Genetic mapping of green curd gene Gr in cauliflower
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Gr5.1 is the major locus for cauliflower green curd color and mapped to an interval of 236 Kbp with four most likely candidate genes.
Cauliflower with colored curd enhances not only the visual appeal but also the nutritional value of the crop. Green cauliflower results from ectopic development of chloroplasts in the normal white curd. However, the underlying genetic basis is unknown. In this study, we employed QTL-seq analysis to identify the loci that were associated with green curd phenotype in cauliflower. A F2 population was generated following a cross between a white curd (Stovepipe) and a green curd (ACX800) cauliflower plants. By whole-genome resequencing and SNP analysis of green and white F2 bulks, two QTLs were detected on chromosomes 5 (Gr5.1) and 7 (Gr7.1). Validation by traditional genetic mapping with CAPS markers suggested that Gr5.1 represented a major QTL, whereas Gr7.1 had a minor effect. Subsequent high-resolution mapping of Gr5.1 in the second large F2 population with additional CAPS markers narrowed down the target region to a genetic and physical distance of 0.3 cM and 236 Kbp, respectively. This region contained 35 genes with four of them representing the best candidates for the green curd phenotype in cauliflower. They are LOC106295953, LOC106343833, LOC106345143, and LOC106295954, which encode UMP kinase, DEAD-box RNA helicase 51-like, glutathione S-transferase T3-like, and protein MKS1, respectively. These findings lay a solid foundation for the isolation of the Gr gene and provide a potential for marker-assisted selection of the green curd trait in cauliflower breeding. The eventual isolation of Gr will also facilitate better understanding of chloroplast biogenesis and development in plants.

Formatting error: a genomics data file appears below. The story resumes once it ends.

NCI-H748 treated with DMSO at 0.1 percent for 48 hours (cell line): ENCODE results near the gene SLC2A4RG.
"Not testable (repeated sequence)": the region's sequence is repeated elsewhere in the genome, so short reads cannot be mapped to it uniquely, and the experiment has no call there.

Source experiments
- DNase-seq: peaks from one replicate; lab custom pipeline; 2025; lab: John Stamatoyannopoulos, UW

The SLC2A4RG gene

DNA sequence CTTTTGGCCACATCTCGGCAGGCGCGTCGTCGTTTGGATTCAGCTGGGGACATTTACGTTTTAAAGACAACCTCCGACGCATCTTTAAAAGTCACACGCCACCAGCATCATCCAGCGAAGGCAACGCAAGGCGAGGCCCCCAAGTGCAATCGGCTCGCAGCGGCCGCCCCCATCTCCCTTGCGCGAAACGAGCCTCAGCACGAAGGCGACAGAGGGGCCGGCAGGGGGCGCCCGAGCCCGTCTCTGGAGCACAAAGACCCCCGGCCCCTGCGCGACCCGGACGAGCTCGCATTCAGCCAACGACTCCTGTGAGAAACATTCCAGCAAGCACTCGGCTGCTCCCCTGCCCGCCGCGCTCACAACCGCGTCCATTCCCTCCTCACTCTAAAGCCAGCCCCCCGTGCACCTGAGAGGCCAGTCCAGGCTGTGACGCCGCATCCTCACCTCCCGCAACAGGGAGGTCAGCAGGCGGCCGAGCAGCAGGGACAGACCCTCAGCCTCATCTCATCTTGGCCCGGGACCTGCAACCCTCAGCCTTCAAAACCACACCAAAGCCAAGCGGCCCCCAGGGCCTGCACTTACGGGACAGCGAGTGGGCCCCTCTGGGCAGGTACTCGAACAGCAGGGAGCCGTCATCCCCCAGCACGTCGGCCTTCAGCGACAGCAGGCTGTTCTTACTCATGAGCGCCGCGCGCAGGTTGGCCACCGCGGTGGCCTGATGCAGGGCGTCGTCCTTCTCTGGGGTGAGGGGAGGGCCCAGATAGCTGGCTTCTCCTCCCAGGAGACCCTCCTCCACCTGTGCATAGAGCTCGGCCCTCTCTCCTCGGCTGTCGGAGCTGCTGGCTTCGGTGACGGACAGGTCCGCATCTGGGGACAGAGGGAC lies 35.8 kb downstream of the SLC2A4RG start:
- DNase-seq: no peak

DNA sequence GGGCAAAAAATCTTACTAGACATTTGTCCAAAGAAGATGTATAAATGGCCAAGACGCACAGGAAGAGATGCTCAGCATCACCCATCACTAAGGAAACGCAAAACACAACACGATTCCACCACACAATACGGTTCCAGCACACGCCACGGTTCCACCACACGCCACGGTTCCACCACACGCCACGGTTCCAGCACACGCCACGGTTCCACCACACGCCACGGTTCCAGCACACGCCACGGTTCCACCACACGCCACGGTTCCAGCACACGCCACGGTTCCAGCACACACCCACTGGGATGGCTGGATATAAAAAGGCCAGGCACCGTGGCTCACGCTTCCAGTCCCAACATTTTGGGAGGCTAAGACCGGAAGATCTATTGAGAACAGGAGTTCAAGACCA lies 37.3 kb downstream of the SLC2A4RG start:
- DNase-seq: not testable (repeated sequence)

We thank Mr. Evan Rees for field phenotyping, preparation of bulked DNA samples for QTL-seq analysis, and critical comments on this manuscript. HT acknowledges the graduate training scholarship from the China Scholarship Council (CSC). This work was supported by the Agriculture and Food Research Initiative competitive award Grant No. 2016-67013-24612 from the USDA National Institute of Food and Agriculture, the USDA-ARS base fund, and the United States–Israel Binational Agricultural Research and Development Fund (Grant No. US-4918-16CR).
Author contribution statement
HT performed most of the experiments. XW performed bioinformatic data analysis. ZF, HL, YT, and MM aided research design, assisted data analysis and interpretation, and/or edited the manuscript. HT and LL wrote the manuscript with contribution from all coauthors.
Compliance with ethical standards
Conflict of interest
The authors declare that they have no conflict of interest.
This research complies with the current laws of the USA.
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